When Should I Change My Spark Plugs?

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By |2018-06-19T15:49:25-04:00April 27, 2018 - 08:42AM|Maintenance|

Because of the way a typical car engine works, each spark plug fires once for every two engine rotations. That means the plugs have to spark 400 times per minute even though your car is barely idling at 800 rpm. But a popular SUV such as a 2018 Nissan Rogue has a maximum engine speed of 6,200 rpm. Pushing the Rogue’s engine that high would need more than 50 sparks per second. It’s a lot of stress on parts that play an important role in your car’s drivability.

The good news is that spark plugs can last for years, and when they need to be replaced, the process is relatively inexpensive.

What Do Spark Plugs Do?

To recognize the signs of a bad spark plug, it’s helpful to understand more about how good ones are supposed to work. Each spark plug screws partway into an engine cylinder. The section of the plug that sticks out is the terminal. It’s connected to the car’s ignition system, which provides electricity for the spark. Inside the cylinder, the plug has two electrodes exposed. The electricity from the ignition system first flows through the plug’s center electrode. A spark is then created as the electricity has to jump a small gap to reach the second electrode. This spark ignites the fuel-air mixture inside the engine cylinder. The result is a contained explosion that delivers power by pushing against the top of the piston.

How Do I Know If It’s Time To Change My Spark Plugs?

With the tip of the spark plug located inside the cylinder, it’s directly exposed to high pressures and high temperatures alike. That ongoing wear and tear can be the source of a number of issues. The most common include waste-deposit buildups on the individual electrodes and changes in the size of the gap between the two electrodes. This can affect both the strength and timing of the spark, leading to problems during combustion.

That will often lead to difficulties starting your car and rougher idling once it’s started. Listen for the engine seeming to miss a beat, or for knocking or metallic rattling noises. These can come from a piston fighting against the force of combustion when the spark occurs at the wrong time. For example, a spark plug is supposed to spark when the piston is at the top of its stroke, to make the most power on the downstroke. If the spark happens as the piston is still moving upward, there’s a powerful collision between the head of the piston and the expanding ball of burning fuel and air. It literally can shake the piston inside of the cylinder.

This will cause obvious performance and efficiency issues. With spark problems, all the fuel in the cylinder isn’t completely used up, so the engine makes less power. Then your car won’t accelerate as expected. It can begin to hesitate as well. Further, the unused fuel is just wasted. The outcome for drivers is a noticeable drop in fuel economy.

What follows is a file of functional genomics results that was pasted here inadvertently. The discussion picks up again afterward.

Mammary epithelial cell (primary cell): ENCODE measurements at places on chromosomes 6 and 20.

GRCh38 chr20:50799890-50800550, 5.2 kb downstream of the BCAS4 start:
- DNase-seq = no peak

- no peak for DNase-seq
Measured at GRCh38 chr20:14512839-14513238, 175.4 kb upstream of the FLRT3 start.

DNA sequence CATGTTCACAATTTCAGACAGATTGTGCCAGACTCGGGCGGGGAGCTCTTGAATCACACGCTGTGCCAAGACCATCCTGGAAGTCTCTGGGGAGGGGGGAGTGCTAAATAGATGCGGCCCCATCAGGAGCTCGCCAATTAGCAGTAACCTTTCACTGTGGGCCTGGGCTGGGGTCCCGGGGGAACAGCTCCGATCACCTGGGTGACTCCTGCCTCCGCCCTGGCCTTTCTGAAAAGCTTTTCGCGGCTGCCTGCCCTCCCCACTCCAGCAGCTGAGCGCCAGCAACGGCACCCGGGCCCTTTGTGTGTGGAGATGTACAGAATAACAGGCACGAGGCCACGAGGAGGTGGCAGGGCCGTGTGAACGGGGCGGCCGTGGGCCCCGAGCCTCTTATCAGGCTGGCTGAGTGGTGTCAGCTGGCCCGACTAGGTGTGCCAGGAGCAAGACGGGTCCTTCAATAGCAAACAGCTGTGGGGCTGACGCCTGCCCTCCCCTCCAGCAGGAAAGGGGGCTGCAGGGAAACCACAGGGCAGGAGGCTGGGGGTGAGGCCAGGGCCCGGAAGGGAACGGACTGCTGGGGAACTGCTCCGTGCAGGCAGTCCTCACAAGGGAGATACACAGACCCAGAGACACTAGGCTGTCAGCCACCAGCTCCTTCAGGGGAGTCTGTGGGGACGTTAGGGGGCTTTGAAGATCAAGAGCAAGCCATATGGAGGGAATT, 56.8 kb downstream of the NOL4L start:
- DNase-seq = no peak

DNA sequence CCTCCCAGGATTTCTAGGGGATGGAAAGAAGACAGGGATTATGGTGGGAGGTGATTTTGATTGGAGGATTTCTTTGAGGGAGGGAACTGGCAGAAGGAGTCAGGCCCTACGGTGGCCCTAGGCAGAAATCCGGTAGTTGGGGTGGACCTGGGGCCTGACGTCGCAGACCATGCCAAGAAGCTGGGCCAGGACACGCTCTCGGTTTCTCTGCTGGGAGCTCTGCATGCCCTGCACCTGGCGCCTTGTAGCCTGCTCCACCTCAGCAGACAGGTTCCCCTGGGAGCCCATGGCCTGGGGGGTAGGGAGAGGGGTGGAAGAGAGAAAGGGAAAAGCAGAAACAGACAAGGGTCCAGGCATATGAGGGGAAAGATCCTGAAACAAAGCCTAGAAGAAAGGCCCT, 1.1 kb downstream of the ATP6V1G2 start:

How Long Do Spark Plugs Last?

As a good rule of preventive maintenance, you should change your spark plugs at set intervals even if you never notice any problems. The best way to determine a schedule is by checking your owner’s manual or routine maintenance guide. As an example, consider a pair of late-model cars and trucks from mainstream automakers. The Bowtie brand tells owners to replace spark plugs in the current Chevrolet Silverado pickup after 97,500 miles. Spark plugs for recent Toyota Camry sedans are good for up to 120,000 miles.

Further, it’s important to know that different kinds of spark plugs will have different service lives. A key here is the kind of metal used at the tip of the plug’s center electrode. Older vehicles usually came with copper-tipped spark plugs, while today’s cars and trucks rely on platinum or iridium tips. More advanced spark plugs also have switched to using platinum or iridium tips for the ground electrode. Generally speaking, the plugs’ expected durability goes in the same order, too. Thus, the long-lasting 120,000-mile spark plugs for the Camry are iridium-tipped.

Another tip: Be sure to have the spark-plug wires checked and changed along with the spark plugs themselves. Those wires carry the electricity to the plugs, so if they don’t work right, the plugs won’t get what they need to spark correctly in the first place.

If you have questions about this story, please contact us at Editors@carfax.com

About the Author:

Charles Krome is a long-time automotive journalist who got his start working on dealer publications with General Motors. He has covered nearly all aspects of the industry since then and continues to explore auto-related topics for Carfax today. Away from work, Charles enjoys reading, photography and spending time with his family. Charles owes his interest in cars to his father, whose daily drivers when Charles was growing up included a Lotus Elan, a Jensen-Healey and a pair of Toyota Celica Supras.